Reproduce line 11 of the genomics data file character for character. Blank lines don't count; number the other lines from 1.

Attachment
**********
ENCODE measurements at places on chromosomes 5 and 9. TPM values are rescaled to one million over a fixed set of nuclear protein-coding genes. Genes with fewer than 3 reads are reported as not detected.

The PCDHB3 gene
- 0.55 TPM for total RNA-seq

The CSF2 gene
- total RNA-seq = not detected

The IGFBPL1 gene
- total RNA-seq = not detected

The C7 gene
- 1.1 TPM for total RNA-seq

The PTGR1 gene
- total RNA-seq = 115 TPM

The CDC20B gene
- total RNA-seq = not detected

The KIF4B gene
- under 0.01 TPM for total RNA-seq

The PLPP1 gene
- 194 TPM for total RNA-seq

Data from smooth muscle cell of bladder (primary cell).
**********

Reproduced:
- total RNA-seq = 115 TPM